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CHAPTER 1 OVERVIEW LEARNING OBJECTIVES CHAPTER 1 OUTLINE CHAPTER 1 PROMOTING HEALTHY BEHAVIOR CHANGE Health and wellness are active states that are deeply affected by style of living. In order to be healthy, one must decide when to change behavior and when to maintain current behaviors. Chapter 1 provides a basic understanding of the concept of health, describing the six dimensions of health and helping the reader to understand how they relate to form a dynamic process of achieving one's potential. A major focus of Chapter 1 is the decision making section. Please note that several theories are discussed, including Prochaska and DiClemente's "Stages of Change" model, and the Health Belief Model. These models are used throughout the text to help the student make healthy choices. 1. Discuss health in terms of its dimensions and historical perspectives. 2. Explain the importance of a healthy lifestyle in preventing premature disease and promoting wellness. 3. Discuss the health status of Americans, and the importance of Healthy People 2010 and other national initiatives to promote health. 4. Evaluate the role of gender in disparities in health status, research, and risk. 5. Explain the importance of a global perspective on health and the health challenges faced by people of various racial and cultural backgrounds. 6. Evaluate sources of health information, particularly the Internet, to determine reliability. 7. Focus on current risk behaviors, what factors influence your behavior, and how risk behaviors impact your current and future health. 8. Assess behavior-change techniques and apply them to your own lifestyle. I. Putting Your Health in Perspective A. The definition of health has evolved throughout history. 1. Early definition of health was the opposite of sickness. 2. The discovery of microorganisms was the motive for defining health as good hygiene, which included sanitation and other behaviors. a. The Medical Model focused primarily on the individual and a biological or disease organ perspective. b. The Ecological or Public Health Model viewed diseases and other negative health events as a result of an individual’s interaction with his/her social and physical environment. 1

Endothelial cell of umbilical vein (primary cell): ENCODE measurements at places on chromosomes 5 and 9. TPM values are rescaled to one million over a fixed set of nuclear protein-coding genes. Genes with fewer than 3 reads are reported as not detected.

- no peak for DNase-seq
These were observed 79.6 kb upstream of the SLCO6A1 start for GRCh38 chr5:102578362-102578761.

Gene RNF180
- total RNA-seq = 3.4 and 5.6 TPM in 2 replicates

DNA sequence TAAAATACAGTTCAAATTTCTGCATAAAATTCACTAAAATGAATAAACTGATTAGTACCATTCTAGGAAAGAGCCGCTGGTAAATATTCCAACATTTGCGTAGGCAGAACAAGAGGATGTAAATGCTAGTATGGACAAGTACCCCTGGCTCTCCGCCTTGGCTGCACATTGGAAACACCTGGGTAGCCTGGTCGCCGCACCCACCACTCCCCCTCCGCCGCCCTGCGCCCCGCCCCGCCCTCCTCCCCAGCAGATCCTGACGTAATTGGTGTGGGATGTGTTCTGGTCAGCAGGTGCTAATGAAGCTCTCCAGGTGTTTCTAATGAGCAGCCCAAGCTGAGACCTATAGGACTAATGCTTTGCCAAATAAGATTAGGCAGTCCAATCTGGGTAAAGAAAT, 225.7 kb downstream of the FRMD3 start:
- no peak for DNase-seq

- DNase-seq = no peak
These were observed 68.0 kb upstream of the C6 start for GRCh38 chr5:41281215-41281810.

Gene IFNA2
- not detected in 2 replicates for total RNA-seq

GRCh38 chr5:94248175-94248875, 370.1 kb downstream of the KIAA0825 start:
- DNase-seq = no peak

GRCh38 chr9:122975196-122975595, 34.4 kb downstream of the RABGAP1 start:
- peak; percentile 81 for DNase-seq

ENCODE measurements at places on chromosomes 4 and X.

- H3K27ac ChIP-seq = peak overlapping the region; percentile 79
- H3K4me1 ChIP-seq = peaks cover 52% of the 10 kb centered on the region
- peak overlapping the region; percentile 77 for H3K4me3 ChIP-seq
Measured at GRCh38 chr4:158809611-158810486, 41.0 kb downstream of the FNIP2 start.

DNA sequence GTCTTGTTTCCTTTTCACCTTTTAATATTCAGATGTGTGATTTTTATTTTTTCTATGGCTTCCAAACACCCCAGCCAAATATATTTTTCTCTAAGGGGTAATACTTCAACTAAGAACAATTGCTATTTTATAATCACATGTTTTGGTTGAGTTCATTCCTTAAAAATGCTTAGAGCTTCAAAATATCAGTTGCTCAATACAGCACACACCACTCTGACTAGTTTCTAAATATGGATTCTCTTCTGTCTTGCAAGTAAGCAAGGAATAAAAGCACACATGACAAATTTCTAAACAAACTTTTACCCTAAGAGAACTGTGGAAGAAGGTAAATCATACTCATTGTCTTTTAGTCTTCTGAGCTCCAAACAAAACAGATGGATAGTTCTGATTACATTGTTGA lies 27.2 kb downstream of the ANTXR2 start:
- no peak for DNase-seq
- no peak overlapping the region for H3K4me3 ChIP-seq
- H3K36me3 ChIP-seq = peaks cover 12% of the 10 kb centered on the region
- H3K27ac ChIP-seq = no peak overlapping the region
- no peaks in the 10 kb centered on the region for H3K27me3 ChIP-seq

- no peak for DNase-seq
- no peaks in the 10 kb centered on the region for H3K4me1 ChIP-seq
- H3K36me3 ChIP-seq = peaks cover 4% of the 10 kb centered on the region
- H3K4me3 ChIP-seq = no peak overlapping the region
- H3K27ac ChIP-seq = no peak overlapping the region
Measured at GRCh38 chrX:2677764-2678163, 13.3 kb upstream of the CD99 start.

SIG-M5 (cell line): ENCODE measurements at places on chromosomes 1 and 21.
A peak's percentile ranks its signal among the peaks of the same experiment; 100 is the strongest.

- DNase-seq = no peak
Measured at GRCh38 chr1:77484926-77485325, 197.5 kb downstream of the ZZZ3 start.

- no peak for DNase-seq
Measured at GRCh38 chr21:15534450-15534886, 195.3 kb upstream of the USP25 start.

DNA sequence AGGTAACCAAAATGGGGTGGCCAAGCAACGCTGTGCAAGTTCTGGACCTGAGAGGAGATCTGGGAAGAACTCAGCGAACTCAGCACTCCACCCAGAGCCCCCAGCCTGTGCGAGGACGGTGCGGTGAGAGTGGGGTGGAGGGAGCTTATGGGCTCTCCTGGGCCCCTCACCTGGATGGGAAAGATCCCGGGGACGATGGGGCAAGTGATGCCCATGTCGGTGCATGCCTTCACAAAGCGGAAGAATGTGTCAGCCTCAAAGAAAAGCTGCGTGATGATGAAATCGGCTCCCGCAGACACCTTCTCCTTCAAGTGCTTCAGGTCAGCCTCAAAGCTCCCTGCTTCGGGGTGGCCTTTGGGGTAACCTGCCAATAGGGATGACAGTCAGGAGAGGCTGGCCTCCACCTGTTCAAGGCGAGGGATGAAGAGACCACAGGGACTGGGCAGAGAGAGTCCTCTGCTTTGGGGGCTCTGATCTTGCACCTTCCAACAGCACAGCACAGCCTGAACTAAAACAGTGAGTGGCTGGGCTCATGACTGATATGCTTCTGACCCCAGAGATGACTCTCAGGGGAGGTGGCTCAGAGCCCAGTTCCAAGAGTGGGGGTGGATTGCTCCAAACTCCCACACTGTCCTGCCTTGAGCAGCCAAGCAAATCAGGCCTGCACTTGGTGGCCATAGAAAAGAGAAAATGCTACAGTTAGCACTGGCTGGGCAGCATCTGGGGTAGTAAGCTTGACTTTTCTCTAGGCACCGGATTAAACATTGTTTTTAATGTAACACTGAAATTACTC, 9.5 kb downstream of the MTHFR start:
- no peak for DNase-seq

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3. Statistics used to measure health include mortality and morbidity rates. a. Mortality rates describe death rates. b. Morbidity rates describe illness rates. B. In the 1940s WHO defined health as "the state of complete physical, mental, and social well-being, not merely the absence of disease or infirmity. 1. Critics argued that health is not a "state" but an ever-changing dimension of life. 2. Rene' Dubois defined health as a quality of life, involving social, emotional, mental, spiritual, and biological fitness on the part of the individual, which results from adaptations to the environment. C.
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This note was uploaded on 10/19/2008 for the course GHTH 100 taught by Professor Proehdl during the Spring '08 term at James Madison University.

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